When it comes to keeping things locked up, combination or key safes just seem terribly outdated. Not in a quaint, nostalgic way – like pocket watches or trains – we’re talking about the same technology you used to use to lock up your books in high school, and probably a sweat-stained bag of t-shirts and shorts at the gym. It works, but there’s nothing particularly impressive about it, and chances are you’re going to be fumbling with the lock a few times before you really get the hang of it (although it shouldn’t be making you late to fifth period biology, anymore.)
Sequiam Biometrics’ BioVault 2.0 safe, on the other hand, looks like it was pried off the wall of a futuristic Doom 3 space station. The slim black vault with dual front doors and a curvaceous design screams different, and means it too: It’s one of the few next-generation safes that use biometric fingerprint-recognition technology to provide access.
At first glance, this can easily be dismissed as a gimmick. After all, combination and key locks do provide an adequate level of security, and a safe isn’t exactly a flashy item you’ll be showing it off to visitors in your home. But for those who intend to store firearms, a fingerprint lock has the key advantage of being quick: Just swipe your finger down the front reader and a second later the spring-loaded doors pop open. In the home-intrusion scenarios that many gun owners intend to prepare for, this can conceivably make the difference between a burglar walking in on an armed homeowner or one fumbling with a lock. Biometrics claims gun owners should be able to fit up to four firearms in the unit, depending on size, as well as ammunition. And, an added advantage, there’s no key for kids to find or combination for them to figure out – only a legitimate finger swipe from the owner will do.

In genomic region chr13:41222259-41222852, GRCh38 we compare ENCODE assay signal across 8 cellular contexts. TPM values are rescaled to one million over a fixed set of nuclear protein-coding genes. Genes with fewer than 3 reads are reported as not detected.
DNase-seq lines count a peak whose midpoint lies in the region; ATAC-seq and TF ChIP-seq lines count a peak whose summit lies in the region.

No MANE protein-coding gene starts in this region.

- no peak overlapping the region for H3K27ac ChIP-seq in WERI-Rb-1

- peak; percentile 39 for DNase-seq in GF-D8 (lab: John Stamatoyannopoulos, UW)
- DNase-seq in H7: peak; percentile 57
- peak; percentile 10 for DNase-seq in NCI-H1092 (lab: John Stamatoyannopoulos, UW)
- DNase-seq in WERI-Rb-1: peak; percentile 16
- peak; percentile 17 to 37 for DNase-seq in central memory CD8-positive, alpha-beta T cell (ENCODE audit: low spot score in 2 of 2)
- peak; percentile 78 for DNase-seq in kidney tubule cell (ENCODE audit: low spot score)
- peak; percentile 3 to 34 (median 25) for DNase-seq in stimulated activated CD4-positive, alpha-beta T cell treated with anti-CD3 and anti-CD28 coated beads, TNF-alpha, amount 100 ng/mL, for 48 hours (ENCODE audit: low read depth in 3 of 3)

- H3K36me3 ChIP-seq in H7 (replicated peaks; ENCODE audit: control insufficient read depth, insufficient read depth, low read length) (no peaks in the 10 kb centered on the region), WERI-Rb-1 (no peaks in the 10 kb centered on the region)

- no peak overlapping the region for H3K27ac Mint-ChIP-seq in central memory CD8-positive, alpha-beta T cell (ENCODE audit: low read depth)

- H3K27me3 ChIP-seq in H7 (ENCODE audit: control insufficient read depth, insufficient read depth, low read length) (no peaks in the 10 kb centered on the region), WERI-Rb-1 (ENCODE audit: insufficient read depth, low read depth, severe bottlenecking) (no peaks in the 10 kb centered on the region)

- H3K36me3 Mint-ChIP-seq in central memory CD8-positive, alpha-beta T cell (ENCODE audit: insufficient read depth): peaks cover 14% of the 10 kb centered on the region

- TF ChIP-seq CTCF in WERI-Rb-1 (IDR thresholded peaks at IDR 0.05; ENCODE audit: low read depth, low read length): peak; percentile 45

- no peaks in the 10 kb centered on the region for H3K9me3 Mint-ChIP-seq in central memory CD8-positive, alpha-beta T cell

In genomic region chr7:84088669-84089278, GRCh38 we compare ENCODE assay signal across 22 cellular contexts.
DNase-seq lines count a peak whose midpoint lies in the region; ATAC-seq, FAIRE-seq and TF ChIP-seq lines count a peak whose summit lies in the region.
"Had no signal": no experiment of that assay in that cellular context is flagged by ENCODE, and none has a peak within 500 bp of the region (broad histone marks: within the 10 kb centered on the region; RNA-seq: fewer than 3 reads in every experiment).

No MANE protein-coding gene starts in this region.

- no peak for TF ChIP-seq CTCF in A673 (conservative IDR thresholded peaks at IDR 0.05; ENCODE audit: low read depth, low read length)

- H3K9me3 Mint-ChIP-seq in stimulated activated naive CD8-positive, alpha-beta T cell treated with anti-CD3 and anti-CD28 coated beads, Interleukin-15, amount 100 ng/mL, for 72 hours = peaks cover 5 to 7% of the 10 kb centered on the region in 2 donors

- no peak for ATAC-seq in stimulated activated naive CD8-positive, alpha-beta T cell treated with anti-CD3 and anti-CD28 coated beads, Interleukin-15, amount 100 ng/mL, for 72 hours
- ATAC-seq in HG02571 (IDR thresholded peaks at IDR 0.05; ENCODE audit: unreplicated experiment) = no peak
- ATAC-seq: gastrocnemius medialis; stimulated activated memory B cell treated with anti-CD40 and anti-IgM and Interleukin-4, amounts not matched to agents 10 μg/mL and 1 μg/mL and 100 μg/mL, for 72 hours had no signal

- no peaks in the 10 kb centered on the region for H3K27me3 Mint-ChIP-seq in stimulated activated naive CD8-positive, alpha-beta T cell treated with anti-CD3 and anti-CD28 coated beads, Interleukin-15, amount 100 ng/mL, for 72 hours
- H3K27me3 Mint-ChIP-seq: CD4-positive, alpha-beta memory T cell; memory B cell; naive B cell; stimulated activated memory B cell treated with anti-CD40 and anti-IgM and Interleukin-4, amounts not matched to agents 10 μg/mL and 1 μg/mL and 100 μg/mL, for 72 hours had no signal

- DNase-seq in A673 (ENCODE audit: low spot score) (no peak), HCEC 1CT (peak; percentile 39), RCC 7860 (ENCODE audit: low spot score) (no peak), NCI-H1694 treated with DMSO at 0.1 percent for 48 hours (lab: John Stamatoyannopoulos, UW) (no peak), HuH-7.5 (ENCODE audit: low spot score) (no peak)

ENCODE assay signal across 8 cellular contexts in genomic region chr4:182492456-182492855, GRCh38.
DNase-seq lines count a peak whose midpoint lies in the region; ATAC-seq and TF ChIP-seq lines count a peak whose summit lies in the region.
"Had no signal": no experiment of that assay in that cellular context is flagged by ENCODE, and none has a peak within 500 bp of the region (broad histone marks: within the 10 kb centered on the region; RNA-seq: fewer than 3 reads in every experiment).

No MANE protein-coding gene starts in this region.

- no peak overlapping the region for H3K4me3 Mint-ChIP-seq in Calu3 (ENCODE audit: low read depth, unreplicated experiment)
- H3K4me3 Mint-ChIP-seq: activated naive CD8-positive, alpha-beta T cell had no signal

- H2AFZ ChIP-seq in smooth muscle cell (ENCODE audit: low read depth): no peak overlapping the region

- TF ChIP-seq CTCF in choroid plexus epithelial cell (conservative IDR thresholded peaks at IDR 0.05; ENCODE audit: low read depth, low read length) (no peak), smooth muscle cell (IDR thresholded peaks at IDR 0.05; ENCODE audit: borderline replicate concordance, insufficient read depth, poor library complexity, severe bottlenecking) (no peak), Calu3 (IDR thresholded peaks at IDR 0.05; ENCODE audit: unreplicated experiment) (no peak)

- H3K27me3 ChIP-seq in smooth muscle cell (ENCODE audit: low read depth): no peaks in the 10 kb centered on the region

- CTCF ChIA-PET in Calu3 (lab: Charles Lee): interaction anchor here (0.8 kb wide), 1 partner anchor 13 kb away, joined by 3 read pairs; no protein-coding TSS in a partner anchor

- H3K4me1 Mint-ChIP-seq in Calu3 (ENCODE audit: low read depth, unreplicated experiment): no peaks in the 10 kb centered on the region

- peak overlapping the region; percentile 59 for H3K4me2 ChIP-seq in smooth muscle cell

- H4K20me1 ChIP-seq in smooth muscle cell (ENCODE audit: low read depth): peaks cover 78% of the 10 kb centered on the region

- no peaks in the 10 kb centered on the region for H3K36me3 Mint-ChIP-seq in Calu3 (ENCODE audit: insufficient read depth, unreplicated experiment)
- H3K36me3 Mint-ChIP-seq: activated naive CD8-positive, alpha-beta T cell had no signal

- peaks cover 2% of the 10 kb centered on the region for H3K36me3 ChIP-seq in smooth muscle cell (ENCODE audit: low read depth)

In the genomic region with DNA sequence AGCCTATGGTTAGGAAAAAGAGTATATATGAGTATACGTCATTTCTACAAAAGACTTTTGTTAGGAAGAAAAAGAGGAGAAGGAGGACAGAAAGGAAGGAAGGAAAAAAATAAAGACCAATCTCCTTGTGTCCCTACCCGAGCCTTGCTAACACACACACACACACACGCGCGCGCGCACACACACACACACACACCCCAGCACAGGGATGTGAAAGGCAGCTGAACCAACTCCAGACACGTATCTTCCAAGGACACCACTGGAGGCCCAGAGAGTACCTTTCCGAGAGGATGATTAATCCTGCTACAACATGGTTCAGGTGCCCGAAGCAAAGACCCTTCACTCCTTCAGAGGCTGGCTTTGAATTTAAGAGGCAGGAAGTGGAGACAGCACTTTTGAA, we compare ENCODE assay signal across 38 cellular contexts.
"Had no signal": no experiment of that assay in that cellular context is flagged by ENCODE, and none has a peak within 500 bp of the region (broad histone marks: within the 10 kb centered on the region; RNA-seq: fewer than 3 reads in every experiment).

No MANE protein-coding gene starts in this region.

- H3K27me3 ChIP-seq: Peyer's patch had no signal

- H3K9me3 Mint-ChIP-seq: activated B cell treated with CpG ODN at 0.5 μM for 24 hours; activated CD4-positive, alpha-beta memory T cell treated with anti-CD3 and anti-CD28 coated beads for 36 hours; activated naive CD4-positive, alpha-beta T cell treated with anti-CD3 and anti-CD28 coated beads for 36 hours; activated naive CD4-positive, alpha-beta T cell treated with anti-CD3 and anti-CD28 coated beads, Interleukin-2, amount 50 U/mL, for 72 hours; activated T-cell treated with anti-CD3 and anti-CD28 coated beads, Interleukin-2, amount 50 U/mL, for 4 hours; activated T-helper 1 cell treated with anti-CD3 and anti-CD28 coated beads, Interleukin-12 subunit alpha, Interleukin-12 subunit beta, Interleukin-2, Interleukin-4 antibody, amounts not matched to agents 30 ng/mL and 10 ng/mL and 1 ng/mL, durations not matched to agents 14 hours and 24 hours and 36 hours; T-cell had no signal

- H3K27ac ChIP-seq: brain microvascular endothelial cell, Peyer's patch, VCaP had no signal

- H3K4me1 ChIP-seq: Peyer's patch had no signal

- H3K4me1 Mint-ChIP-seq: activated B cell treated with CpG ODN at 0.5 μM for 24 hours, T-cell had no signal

Image courtesy of BioMetrics
Since the unit is electronically controlled, it will, unlike a conventional safe, need electricity to operate. Three D cells should power the safe for an entire year, or an included AC adapter can run it off of wall current. Fortunately, the BioVault uses non-volatile flash memory to store fingerprints, meaning that dead batteries or a power failure won’t cause the safe to fail, and it will still work when you fire it back up.
An LCD display on the front of the unit is intended to make the setup process easier, by guiding first-time users through the process with instructions. Enrolling fingerprints in the system involves swiping a finger three times to give the unit an accurate impression. As an extra techie touch, the screen will even display each fingerprint on the LCD as they enter the system to let you know what your own unique biometric identifier looks like. Up to 50 fingerprints can be enrolled, which should be more than enough unless you’re living in a particularly large fraternity or cult compound.
And in case you were wondering: No, the BioVault cannot be opened with a sawn-off finger. It’s actually sensitive enough to determine whether your digits are alive or not, and it won’t work if it detects that they aren’t. So would-be thieves: Don’t get any ideas.
As you might expect, you’ll pay a slight premium for the fun of pretending your house is a high-security FBI lab. The BioVault 2.0 retails for $399 USD, but can be found for much lower from online retailers with a little Googling. That’s more than conventional units of the same size go for, but right on par with the few other fingerprint safes out there. But if keeping your valuables a literal finger touch away appeals to you, the extra money may just be well spent. Find out more on their website.